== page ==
Latest posts by Palaisglide


Posted: 07/10/2016 at 12:02

Tetley, my mate went in the Navy when I joined the Army he would introduce me in places we met up as his Pal in the army who had spent more time at sea than he had. Went out to the Middle East on the Empress of Scotland with some of the first married families to go abroad. I had been a bad lad and was tried on board, the punishment standing guard on the women's quarters to keep the men out. No chance, the hard part was keeping the women out of the men's quarters. We Docked in Gibraltar Malta and Port Said, I saw women kissing their boat boys goodby and then their husbands hello?? As an 18 year old it made me wonder about the sanctity of marriage.

Muddle up, Done that, was with the BBC as a researcher into WW2 stories for seven years until they closed down. They came up from London with a film crew and we spent six hours on camera and talking which went on air for a week as a loop.The local "Remember when Paper" got hold of me to tell some of the stories in print and they were all published. Tees Radio wanted me to tell some experiences which went out every morning for a week then the local Library caught me and I have articles printed most weeks. It keeps the old brain working putting some of the stories right as when at a forum for people to come in and tell their stories a woman was talking about the Bombs on the Old Mill. Now I was out on the road when that lot came down running for the shelter, they landed around six hundred yards down Mill Lane where we lived and you never forget things like that. She remembered it well and was getting it all wrong until I asked how old she was. I knew the dates of the bombing and when she told me her age she would have been under one year old. We let her finish then scrubbed her story, did she wonder why it was never printed? I have lots of articles on the area and those times so they e-mail asking for verification although we do have a very good library assistants who will research things for you. Sitting here playing on my electronic marvels is my relaxation these days Muddle and there is always the piano behind me for when I get bored. Any one for "In the Mood" the grand children love it.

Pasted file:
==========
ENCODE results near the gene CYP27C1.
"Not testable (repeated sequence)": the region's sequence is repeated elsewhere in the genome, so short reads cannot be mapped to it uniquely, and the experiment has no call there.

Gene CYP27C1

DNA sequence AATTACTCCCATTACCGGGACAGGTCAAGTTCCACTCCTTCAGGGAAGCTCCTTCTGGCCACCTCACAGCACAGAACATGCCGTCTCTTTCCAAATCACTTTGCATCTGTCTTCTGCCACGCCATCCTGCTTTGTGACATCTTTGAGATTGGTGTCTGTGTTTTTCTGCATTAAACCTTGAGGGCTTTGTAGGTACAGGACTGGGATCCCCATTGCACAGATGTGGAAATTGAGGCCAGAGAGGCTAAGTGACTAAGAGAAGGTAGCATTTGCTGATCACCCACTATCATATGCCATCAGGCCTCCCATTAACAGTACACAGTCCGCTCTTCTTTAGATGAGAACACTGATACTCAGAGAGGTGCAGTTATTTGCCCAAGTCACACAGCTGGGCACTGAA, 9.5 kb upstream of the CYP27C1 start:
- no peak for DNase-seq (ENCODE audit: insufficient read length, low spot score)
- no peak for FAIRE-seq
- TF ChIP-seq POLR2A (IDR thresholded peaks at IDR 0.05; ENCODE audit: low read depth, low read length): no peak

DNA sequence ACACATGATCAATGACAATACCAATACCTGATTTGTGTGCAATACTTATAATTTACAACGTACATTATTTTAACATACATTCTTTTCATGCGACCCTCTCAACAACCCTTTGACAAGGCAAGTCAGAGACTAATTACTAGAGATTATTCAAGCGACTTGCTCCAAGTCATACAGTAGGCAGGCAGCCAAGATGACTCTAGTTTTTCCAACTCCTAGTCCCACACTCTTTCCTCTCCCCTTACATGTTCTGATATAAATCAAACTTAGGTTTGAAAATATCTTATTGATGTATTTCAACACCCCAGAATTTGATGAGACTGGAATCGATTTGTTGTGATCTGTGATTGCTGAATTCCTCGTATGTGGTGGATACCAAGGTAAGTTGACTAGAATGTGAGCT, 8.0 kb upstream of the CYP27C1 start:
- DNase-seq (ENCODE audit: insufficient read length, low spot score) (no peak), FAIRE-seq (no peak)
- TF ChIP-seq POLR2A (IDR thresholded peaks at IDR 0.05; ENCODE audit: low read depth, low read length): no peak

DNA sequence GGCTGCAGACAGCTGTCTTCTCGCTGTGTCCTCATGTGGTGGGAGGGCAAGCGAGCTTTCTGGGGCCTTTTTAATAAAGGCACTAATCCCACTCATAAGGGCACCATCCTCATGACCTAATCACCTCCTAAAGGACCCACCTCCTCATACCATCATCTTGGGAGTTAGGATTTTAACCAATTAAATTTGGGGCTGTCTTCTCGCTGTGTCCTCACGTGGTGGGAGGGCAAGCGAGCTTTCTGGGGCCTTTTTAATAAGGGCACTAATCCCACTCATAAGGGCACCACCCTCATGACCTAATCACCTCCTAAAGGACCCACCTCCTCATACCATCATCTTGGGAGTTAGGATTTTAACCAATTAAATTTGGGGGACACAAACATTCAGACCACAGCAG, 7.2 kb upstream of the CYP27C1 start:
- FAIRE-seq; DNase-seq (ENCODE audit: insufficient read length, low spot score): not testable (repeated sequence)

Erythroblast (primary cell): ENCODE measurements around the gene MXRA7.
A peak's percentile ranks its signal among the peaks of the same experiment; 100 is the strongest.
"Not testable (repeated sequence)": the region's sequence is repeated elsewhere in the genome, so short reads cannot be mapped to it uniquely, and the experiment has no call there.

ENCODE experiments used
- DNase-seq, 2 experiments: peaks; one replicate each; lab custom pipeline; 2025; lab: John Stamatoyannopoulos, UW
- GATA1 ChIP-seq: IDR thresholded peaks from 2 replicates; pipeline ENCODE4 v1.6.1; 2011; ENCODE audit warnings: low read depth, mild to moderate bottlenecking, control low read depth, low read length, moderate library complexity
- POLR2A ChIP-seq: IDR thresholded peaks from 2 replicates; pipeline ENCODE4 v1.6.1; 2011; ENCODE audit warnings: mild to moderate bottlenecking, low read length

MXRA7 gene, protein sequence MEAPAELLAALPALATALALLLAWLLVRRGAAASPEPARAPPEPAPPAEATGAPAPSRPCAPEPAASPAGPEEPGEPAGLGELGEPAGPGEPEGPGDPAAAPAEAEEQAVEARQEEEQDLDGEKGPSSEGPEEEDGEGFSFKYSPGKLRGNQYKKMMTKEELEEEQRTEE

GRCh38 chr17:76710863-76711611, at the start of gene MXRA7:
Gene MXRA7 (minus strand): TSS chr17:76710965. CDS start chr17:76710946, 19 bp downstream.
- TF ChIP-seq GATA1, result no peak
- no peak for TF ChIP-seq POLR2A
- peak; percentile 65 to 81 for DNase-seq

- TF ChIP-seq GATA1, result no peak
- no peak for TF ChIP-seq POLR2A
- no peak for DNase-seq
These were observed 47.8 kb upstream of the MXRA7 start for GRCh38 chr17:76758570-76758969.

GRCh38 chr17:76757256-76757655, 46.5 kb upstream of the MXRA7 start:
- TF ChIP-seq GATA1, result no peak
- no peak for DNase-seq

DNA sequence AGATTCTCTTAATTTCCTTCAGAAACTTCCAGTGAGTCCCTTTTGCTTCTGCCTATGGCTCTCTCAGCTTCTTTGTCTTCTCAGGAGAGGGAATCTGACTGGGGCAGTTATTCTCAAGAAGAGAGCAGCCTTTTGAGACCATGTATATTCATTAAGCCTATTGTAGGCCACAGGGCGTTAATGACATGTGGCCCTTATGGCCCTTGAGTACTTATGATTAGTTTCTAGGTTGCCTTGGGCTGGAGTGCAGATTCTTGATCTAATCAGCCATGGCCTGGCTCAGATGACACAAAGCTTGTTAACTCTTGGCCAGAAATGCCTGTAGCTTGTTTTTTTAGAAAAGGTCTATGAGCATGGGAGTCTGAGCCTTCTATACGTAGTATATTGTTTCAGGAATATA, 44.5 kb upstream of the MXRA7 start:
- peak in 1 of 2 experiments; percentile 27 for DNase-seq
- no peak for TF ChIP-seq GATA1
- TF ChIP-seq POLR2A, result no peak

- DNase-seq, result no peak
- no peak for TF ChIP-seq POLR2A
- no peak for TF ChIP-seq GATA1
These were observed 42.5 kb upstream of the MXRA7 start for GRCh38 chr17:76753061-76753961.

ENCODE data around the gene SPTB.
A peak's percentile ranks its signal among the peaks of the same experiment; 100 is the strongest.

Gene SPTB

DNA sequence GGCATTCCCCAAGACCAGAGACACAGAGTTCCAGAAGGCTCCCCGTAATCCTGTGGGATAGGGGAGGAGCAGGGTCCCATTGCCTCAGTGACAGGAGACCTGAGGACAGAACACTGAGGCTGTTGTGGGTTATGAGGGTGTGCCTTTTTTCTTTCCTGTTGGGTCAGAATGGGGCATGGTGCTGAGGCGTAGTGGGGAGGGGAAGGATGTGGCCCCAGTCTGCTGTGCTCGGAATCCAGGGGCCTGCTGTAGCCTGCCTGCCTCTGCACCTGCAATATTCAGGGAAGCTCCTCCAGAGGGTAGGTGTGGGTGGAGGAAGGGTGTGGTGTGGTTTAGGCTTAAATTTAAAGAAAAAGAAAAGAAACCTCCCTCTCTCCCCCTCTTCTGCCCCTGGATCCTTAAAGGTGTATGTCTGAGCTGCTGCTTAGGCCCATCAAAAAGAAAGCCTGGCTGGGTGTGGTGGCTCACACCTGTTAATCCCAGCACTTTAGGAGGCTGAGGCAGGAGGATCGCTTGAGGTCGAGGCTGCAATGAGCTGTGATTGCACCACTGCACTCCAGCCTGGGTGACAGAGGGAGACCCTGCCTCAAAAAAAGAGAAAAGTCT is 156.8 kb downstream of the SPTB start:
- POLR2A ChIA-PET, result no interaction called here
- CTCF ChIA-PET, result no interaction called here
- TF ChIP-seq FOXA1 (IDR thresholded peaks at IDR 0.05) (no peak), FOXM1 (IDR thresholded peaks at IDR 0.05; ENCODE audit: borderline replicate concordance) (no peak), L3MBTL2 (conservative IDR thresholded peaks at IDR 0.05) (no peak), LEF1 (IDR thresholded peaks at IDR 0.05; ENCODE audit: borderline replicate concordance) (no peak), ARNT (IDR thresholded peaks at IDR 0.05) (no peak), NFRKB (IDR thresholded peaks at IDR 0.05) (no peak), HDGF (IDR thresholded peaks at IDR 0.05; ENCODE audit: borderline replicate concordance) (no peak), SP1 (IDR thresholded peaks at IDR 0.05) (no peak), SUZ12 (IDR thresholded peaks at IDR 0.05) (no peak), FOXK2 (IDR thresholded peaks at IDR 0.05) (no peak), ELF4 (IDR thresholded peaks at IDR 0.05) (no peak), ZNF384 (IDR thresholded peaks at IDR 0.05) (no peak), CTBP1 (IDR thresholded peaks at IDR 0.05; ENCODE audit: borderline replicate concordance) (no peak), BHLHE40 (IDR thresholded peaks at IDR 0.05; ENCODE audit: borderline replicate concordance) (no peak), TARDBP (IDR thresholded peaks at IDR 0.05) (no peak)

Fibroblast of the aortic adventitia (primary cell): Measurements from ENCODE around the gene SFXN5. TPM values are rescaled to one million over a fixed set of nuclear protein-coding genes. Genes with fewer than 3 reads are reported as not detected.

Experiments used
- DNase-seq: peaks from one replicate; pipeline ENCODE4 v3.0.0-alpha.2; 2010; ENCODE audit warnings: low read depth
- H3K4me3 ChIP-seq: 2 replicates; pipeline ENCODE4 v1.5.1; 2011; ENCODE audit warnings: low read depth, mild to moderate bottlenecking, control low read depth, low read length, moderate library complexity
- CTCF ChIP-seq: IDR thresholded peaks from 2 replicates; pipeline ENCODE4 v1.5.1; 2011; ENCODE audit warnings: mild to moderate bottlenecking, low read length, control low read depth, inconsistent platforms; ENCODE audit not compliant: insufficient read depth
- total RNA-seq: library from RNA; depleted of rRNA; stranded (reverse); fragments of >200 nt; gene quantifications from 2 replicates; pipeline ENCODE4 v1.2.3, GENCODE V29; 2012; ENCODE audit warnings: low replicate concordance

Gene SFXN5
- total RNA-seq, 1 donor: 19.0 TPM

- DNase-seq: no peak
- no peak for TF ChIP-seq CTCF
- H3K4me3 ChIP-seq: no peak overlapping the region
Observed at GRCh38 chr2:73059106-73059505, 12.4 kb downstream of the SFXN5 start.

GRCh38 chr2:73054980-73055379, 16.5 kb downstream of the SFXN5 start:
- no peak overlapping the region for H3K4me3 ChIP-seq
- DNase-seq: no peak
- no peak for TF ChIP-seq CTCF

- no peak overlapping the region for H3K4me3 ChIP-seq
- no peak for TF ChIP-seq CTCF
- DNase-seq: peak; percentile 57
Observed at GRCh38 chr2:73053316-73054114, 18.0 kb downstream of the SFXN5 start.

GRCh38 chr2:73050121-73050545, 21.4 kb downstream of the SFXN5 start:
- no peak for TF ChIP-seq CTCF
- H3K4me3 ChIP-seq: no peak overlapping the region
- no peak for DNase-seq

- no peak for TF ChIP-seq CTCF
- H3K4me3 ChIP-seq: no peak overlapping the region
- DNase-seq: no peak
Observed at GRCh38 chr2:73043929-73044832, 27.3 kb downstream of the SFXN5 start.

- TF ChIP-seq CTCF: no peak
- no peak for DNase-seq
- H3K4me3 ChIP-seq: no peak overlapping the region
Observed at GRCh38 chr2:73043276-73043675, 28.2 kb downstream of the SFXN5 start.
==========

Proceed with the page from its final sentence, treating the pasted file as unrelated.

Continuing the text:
Posted: 07/10/2016 at 09:52

Tetley, would that be a signed copy.

It would have been my late wife Joan's birthday yesterday, my Daughters and i went to put flowers on her plot in our Local Church St Mary's circa 1100 burial ground. Standing there Sandra suddenly said I wonder what Mum wanted when she was a school girl, she wanted to be a WREN I replied, "what I never knew that" Sandra said. Joan was two years older than me the war was still on when she was in High School and lots of girls were joining up, she passed all the exams and failed the medical on what was called a heart tick, it could all have been different. They knew my Parents were in there but I pointed out Uncles and Aunts they had never known and so a History lesson as we stood by the cars. I have written much of it up with stories and explanations I think it needs a chart with those stories appended to it and a time line.


Last edited: 07 October 2016 09:54:29


Posted: 06/10/2016 at 21:25

Nanny Beach, hope all goes well with OH. The different sections of the Hospital call me and I have call blocking. The call comes in and is blocked I get the message "you have a call from" Nurse NT Hospital, they never give a number but then I get "if you wish to accept this call press one" I do and get the call. I am with Virgin though I think Call Blocking is from BT it does work.



Posted: 06/10/2016 at 21:16